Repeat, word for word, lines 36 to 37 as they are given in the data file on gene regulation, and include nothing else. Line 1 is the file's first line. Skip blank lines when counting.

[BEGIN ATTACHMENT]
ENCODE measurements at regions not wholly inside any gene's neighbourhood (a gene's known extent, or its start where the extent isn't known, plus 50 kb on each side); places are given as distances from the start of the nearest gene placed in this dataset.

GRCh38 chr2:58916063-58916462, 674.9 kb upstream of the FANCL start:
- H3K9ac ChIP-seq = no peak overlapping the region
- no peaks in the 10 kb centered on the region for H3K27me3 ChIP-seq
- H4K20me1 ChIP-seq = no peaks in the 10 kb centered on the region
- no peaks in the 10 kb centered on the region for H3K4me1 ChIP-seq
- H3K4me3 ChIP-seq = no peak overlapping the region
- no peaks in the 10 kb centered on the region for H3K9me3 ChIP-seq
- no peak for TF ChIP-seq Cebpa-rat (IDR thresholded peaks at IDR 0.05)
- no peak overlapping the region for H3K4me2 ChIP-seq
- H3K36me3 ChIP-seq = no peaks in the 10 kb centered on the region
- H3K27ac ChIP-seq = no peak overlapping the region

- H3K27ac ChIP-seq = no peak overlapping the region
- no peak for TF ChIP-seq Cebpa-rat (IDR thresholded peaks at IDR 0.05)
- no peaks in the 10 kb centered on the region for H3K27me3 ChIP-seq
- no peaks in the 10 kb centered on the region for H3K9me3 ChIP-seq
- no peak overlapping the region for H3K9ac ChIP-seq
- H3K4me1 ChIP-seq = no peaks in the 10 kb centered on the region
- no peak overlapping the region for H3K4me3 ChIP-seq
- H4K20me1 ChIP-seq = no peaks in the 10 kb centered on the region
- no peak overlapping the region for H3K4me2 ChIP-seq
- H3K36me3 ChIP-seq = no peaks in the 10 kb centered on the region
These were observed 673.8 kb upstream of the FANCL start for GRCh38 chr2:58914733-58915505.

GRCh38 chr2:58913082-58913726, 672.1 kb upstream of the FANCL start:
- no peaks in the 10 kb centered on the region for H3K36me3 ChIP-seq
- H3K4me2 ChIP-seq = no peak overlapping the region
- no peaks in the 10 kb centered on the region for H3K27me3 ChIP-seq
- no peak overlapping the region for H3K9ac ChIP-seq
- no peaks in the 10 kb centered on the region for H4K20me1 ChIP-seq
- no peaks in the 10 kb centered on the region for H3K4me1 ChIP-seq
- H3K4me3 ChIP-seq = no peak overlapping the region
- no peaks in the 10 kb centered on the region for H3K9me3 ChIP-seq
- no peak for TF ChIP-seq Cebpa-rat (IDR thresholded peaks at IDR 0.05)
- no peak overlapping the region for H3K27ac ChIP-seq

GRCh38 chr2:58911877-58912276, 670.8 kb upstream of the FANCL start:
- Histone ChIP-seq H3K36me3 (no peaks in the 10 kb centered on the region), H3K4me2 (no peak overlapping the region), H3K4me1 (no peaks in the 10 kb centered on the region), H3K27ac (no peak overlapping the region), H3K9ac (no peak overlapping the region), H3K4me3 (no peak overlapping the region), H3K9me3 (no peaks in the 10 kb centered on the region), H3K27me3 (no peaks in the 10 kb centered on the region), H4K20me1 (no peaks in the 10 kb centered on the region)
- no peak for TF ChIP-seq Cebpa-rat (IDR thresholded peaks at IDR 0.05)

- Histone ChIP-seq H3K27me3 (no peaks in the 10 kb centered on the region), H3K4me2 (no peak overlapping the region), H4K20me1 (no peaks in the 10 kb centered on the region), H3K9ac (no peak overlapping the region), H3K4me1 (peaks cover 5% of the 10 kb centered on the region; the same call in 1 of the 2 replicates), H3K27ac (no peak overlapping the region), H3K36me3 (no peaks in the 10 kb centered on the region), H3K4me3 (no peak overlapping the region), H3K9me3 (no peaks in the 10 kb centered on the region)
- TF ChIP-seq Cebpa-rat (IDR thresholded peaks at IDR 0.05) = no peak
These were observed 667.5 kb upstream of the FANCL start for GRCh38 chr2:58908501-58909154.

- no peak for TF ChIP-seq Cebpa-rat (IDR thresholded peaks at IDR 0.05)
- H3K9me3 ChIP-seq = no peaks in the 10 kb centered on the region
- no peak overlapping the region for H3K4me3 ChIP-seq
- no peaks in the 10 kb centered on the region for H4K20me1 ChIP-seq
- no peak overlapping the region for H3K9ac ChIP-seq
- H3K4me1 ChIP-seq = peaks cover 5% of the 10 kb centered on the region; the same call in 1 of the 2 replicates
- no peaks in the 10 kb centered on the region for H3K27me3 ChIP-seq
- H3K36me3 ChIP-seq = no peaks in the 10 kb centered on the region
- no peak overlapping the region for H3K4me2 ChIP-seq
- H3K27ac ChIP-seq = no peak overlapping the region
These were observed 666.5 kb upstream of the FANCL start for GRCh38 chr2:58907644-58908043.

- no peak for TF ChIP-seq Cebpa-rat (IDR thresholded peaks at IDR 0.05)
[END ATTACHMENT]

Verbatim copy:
- Histone ChIP-seq H3K36me3 (no peaks in the 10 kb centered on the region), H3K4me2 (no peak overlapping the region), H3K4me1 (no peaks in the 10 kb centered on the region), H3K27ac (no peak overlapping the region), H3K9ac (no peak overlapping the region), H3K4me3 (no peak overlapping the region), H3K9me3 (no peaks in the 10 kb centered on the region), H3K27me3 (no peaks in the 10 kb centered on the region), H4K20me1 (no peaks in the 10 kb centered on the region)
- no peak for TF ChIP-seq Cebpa-rat (IDR thresholded peaks at IDR 0.05)